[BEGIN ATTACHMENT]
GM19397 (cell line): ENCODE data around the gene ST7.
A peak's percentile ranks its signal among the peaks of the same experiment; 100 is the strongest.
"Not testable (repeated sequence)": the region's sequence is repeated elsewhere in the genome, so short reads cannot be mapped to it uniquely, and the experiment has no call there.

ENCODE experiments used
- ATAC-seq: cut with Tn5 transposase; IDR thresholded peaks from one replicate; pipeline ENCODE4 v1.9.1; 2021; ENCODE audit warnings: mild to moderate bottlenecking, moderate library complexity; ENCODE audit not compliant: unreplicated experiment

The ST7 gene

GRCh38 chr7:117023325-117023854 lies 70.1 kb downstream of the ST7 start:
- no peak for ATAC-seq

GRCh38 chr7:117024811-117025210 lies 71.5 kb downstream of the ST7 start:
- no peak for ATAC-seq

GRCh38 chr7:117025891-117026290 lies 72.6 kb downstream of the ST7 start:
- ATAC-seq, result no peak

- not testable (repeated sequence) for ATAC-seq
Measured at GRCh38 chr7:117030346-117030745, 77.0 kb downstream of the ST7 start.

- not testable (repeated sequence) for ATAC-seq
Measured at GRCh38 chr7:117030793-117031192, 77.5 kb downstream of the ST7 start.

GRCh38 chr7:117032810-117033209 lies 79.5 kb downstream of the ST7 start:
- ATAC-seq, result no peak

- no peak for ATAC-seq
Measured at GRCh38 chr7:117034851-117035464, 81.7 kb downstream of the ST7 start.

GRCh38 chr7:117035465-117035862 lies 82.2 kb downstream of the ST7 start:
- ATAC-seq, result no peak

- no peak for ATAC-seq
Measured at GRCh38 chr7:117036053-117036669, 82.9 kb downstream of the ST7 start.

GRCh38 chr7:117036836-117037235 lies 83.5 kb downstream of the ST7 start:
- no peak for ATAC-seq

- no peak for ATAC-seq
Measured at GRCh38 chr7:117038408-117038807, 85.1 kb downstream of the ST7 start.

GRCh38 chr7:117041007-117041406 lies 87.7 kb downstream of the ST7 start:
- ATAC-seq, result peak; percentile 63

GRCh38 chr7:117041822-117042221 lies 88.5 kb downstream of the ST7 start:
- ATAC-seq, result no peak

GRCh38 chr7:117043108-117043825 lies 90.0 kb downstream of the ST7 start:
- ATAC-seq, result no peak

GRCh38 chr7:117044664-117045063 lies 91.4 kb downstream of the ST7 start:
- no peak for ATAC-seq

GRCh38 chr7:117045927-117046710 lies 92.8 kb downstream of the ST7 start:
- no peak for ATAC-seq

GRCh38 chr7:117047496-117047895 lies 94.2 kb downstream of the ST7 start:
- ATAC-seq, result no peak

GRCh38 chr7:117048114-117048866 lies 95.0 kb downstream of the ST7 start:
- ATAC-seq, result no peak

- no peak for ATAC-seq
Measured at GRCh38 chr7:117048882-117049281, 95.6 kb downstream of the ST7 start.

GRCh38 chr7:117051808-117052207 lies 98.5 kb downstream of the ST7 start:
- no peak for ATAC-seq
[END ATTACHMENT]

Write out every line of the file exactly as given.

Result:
GM19397 (cell line): ENCODE data around the gene ST7.
A peak's percentile ranks its signal among the peaks of the same experiment; 100 is the strongest.
"Not testable (repeated sequence)": the region's sequence is repeated elsewhere in the genome, so short reads cannot be mapped to it uniquely, and the experiment has no call there.

ENCODE experiments used
- ATAC-seq: cut with Tn5 transposase; IDR thresholded peaks from one replicate; pipeline ENCODE4 v1.9.1; 2021; ENCODE audit warnings: mild to moderate bottlenecking, moderate library complexity; ENCODE audit not compliant: unreplicated experiment

The ST7 gene

GRCh38 chr7:117023325-117023854 lies 70.1 kb downstream of the ST7 start:
- no peak for ATAC-seq

GRCh38 chr7:117024811-117025210 lies 71.5 kb downstream of the ST7 start:
- no peak for ATAC-seq

GRCh38 chr7:117025891-117026290 lies 72.6 kb downstream of the ST7 start:
- ATAC-seq, result no peak

- not testable (repeated sequence) for ATAC-seq
Measured at GRCh38 chr7:117030346-117030745, 77.0 kb downstream of the ST7 start.

- not testable (repeated sequence) for ATAC-seq
Measured at GRCh38 chr7:117030793-117031192, 77.5 kb downstream of the ST7 start.

GRCh38 chr7:117032810-117033209 lies 79.5 kb downstream of the ST7 start:
- ATAC-seq, result no peak

- no peak for ATAC-seq
Measured at GRCh38 chr7:117034851-117035464, 81.7 kb downstream of the ST7 start.

GRCh38 chr7:117035465-117035862 lies 82.2 kb downstream of the ST7 start:
- ATAC-seq, result no peak

- no peak for ATAC-seq
Measured at GRCh38 chr7:117036053-117036669, 82.9 kb downstream of the ST7 start.

GRCh38 chr7:117036836-117037235 lies 83.5 kb downstream of the ST7 start:
- no peak for ATAC-seq

- no peak for ATAC-seq
Measured at GRCh38 chr7:117038408-117038807, 85.1 kb downstream of the ST7 start.

GRCh38 chr7:117041007-117041406 lies 87.7 kb downstream of the ST7 start:
- ATAC-seq, result peak; percentile 63

GRCh38 chr7:117041822-117042221 lies 88.5 kb downstream of the ST7 start:
- ATAC-seq, result no peak

GRCh38 chr7:117043108-117043825 lies 90.0 kb downstream of the ST7 start:
- ATAC-seq, result no peak

GRCh38 chr7:117044664-117045063 lies 91.4 kb downstream of the ST7 start:
- no peak for ATAC-seq

GRCh38 chr7:117045927-117046710 lies 92.8 kb downstream of the ST7 start:
- no peak for ATAC-seq

GRCh38 chr7:117047496-117047895 lies 94.2 kb downstream of the ST7 start:
- ATAC-seq, result no peak

GRCh38 chr7:117048114-117048866 lies 95.0 kb downstream of the ST7 start:
- ATAC-seq, result no peak

- no peak for ATAC-seq
Measured at GRCh38 chr7:117048882-117049281, 95.6 kb downstream of the ST7 start.

GRCh38 chr7:117051808-117052207 lies 98.5 kb downstream of the ST7 start:
- no peak for ATAC-seq